Hillsdale College President Larry Arnn came under fire recently for comments he made at an event with Tennessee Gov. Bill Lee. Arnn said, among other things, that “teachers come from the dumbest parts of the dumbest colleges.”
Lee not only silently listened on while Arnn attacked teachers, but he also later doubled down, indicating his support for the general premise of Arnn’s statements.
Today, Arnn published an OpEd in which he apologized “if” he had caused trouble for Lee. He then noted that he meant what he said about teachers and the colleges that train them.
In reference to his comments about the “dumbest parts of the dumbest colleges,” Arnn said:
I have said this many times, in public and in private, and will likely say it again. This time it was important because Tennessee Gov. Bill Lee was present. Many were outraged. I was not speaking for the governor, and I would rather do anything than embarrass him. If I have done that, I apologize to him.
Note he’s apologizing to Lee here, not to teachers in Tennessee.
It’s no wonder he wants to keep Lee happy. The aftermath of Arnn’s remarks, caught on video, has caused some in Lee’s own Republican party to at least say words about cancelling any relationship with Hillsdale. Larry definitely wants to keep the money flowing to his small, fundamentalist Christian school.
Arnn proceeds to disparage the teaching of pedagogical concepts such as diversity, equity, and inclusion – he mentions them as if they are a waste of time, rather than relevant concepts important to the day-to-day work of educators.
Many undergraduate education programs emphasize areas unrelated to the content covered in K-12 classrooms (such as administrative practices, classroom technology, counseling and diversity, equity and inclusion). As well-intentioned as they may be, these programs often steer educators away from the subject matter and toward a political agenda.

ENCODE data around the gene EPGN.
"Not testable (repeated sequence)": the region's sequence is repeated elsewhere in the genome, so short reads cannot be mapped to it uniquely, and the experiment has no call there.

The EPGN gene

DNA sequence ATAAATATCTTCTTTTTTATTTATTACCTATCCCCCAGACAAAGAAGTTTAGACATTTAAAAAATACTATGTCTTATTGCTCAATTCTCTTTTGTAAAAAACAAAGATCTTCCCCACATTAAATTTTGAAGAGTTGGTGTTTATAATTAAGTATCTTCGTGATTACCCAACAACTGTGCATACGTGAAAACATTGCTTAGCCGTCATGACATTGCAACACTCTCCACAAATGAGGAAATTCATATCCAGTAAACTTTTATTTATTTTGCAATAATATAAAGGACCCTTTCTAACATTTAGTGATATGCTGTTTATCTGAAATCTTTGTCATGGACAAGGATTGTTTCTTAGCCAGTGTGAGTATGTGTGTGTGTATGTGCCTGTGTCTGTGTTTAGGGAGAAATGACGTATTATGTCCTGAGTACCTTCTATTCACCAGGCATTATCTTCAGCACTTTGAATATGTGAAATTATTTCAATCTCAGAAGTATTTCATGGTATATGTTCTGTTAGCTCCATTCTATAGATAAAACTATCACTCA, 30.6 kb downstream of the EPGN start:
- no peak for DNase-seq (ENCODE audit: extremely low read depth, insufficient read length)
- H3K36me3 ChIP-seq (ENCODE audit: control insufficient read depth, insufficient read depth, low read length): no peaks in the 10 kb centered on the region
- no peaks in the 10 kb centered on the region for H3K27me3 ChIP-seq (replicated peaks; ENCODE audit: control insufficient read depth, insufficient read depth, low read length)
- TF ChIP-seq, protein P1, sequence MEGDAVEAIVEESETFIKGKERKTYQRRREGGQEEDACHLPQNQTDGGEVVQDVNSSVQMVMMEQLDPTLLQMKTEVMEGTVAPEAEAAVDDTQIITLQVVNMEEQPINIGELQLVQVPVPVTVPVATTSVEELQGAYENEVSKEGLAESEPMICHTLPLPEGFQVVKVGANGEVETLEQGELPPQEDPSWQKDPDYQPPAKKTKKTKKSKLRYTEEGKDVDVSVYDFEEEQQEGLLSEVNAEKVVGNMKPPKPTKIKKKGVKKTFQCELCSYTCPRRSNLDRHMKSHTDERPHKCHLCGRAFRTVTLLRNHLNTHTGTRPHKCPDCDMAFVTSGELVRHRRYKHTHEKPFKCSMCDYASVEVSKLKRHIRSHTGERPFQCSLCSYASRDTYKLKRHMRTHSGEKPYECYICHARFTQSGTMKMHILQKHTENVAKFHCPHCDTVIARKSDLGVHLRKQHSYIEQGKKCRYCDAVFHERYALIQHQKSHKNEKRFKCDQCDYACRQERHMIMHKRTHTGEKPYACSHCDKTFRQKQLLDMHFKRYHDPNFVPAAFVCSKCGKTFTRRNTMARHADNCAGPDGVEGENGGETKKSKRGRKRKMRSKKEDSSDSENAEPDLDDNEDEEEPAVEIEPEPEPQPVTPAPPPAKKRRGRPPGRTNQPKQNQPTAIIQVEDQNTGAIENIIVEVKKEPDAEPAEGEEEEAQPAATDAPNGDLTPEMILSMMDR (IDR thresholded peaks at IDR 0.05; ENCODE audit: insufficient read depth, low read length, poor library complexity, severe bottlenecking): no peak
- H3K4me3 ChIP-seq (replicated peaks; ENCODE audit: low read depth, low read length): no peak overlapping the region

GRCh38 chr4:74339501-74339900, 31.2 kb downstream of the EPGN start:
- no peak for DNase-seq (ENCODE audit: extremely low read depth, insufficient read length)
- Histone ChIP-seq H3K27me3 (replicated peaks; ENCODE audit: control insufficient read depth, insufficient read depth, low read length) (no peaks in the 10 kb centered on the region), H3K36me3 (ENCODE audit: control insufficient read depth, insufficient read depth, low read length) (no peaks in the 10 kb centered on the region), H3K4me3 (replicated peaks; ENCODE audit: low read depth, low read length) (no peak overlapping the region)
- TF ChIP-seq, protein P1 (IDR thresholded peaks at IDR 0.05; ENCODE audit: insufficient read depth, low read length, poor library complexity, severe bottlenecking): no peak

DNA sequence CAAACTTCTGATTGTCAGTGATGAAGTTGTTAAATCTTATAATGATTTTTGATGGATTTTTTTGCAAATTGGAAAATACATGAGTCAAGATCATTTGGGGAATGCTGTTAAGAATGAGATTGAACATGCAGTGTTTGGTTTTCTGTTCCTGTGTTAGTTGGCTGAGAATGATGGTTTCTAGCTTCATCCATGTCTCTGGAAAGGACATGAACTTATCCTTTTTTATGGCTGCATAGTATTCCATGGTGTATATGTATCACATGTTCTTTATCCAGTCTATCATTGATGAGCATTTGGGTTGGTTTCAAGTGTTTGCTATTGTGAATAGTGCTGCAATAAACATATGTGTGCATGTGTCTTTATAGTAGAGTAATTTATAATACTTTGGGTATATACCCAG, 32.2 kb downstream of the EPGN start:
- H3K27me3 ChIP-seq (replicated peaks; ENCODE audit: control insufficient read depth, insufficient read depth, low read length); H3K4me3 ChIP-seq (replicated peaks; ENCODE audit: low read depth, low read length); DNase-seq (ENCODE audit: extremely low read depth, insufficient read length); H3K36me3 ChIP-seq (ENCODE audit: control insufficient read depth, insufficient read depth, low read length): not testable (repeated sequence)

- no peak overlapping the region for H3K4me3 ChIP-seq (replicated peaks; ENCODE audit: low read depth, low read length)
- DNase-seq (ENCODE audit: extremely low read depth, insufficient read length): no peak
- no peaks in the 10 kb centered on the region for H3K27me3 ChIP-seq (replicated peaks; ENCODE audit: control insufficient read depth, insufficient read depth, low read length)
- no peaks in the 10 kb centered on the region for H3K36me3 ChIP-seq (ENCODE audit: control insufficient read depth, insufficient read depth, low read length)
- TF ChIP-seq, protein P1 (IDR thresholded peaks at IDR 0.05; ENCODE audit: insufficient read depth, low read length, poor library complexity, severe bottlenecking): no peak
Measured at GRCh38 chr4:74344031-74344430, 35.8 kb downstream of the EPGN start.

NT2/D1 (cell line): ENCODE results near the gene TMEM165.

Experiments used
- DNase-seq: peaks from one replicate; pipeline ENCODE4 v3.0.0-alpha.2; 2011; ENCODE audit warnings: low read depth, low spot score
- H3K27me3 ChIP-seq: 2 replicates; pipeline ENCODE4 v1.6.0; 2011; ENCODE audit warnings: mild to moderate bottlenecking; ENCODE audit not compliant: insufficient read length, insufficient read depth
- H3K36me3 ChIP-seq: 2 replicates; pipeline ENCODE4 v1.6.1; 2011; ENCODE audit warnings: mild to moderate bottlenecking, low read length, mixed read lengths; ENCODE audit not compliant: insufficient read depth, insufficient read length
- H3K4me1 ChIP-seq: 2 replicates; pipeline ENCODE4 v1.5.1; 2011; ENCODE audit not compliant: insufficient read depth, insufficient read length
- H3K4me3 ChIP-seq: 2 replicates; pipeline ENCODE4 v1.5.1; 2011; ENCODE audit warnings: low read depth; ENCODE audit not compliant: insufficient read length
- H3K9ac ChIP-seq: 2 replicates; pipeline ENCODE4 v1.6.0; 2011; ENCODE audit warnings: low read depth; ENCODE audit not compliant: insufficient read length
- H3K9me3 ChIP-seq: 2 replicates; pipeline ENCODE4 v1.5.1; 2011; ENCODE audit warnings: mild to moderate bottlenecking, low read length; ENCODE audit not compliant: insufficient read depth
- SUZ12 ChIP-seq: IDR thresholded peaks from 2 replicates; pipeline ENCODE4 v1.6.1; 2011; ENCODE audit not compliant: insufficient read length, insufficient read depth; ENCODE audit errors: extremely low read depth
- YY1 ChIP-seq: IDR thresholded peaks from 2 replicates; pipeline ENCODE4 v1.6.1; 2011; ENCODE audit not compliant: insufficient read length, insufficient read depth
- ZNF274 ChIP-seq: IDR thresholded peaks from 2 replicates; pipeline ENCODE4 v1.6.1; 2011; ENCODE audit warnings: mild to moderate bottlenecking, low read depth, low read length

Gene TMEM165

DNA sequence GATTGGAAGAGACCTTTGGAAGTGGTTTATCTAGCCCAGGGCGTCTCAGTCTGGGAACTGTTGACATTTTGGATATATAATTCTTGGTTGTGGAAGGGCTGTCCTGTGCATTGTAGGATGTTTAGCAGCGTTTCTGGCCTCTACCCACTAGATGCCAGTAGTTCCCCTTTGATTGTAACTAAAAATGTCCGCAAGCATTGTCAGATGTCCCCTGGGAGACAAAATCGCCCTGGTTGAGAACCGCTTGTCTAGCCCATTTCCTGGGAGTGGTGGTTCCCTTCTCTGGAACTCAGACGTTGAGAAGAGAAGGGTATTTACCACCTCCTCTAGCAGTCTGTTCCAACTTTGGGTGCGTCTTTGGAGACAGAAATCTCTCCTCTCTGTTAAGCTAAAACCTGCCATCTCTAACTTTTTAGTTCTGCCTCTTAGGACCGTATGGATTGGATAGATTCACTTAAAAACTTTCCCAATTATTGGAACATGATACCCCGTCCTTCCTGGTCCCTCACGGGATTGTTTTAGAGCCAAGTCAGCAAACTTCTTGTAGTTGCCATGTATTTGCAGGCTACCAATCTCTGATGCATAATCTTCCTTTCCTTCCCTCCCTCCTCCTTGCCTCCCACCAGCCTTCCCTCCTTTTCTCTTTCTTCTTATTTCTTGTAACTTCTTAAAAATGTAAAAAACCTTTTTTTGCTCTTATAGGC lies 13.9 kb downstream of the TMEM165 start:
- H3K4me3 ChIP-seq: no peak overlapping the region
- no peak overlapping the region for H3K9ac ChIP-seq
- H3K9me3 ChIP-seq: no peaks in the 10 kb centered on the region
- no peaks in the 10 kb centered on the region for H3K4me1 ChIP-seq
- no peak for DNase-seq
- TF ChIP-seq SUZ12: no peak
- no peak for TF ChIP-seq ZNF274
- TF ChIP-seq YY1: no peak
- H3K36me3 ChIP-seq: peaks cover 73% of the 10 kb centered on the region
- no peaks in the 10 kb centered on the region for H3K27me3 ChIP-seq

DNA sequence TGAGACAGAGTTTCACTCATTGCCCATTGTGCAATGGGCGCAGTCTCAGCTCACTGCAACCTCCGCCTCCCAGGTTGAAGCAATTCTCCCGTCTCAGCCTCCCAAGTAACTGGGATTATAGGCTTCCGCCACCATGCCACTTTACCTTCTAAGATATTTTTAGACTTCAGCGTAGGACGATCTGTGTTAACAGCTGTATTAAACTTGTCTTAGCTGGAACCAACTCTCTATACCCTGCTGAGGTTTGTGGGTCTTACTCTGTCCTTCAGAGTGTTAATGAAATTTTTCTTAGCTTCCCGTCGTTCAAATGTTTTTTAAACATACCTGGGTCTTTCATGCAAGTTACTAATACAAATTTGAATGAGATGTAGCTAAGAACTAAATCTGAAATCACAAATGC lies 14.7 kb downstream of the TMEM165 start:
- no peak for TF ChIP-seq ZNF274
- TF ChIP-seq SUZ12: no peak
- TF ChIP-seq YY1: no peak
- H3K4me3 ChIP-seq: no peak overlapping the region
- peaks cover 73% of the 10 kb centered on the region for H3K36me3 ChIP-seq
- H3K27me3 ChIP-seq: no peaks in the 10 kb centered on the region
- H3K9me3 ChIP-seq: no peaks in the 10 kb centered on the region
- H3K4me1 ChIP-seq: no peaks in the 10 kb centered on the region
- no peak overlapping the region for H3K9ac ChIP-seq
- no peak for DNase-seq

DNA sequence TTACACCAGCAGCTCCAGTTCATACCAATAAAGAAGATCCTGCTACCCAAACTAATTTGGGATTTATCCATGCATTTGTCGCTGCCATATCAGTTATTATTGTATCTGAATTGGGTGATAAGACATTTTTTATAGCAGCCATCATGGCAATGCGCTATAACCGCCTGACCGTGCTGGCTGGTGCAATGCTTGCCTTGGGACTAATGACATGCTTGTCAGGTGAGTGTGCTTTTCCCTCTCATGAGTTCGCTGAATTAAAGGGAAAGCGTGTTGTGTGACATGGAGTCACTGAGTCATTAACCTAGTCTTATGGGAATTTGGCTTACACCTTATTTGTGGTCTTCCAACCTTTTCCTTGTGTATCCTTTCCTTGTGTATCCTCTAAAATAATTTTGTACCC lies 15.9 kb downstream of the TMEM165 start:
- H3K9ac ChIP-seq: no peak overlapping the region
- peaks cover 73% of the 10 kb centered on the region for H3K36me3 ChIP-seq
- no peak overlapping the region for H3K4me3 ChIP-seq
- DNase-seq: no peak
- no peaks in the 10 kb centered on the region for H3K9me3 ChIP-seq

Here’s a bit more about the curriculum Arnn’s school promotes at its charters and also offers to schools around the country:
The curriculum calls for students to be “taught that ‘the civil rights movement was almost immediately turned into programs that ran counter to the lofty ideals of the Founders,’ ” News Channel Five notes. Hillsdale’s curriculum suggests that “Modern social-justice movements…are not based on the Founders’ views of equality, but on what it calls ‘identity politics’ that make it ‘less likely that racial reconciliation and healing can be attained.’”
Arnn is no fan of education around diversity, as NewsChannel5 notes:
Dr. Larry Arnn, president of Michigan’s ultra-conservative Hillsdale College, also takes aim at diversity efforts in higher education, claiming people in those positions have education degrees because they are “easy” and “you don’t have to know anything.”
In other words, Larry Arnn is sorry he got caught. Sorry that the backlash MAY cause a delay in the expansion of his empire of evangelical exceptionalism, may slow the flow of public dollars into his private institution.
For more on education politics and policy in Tennessee, follow @TNEdReport
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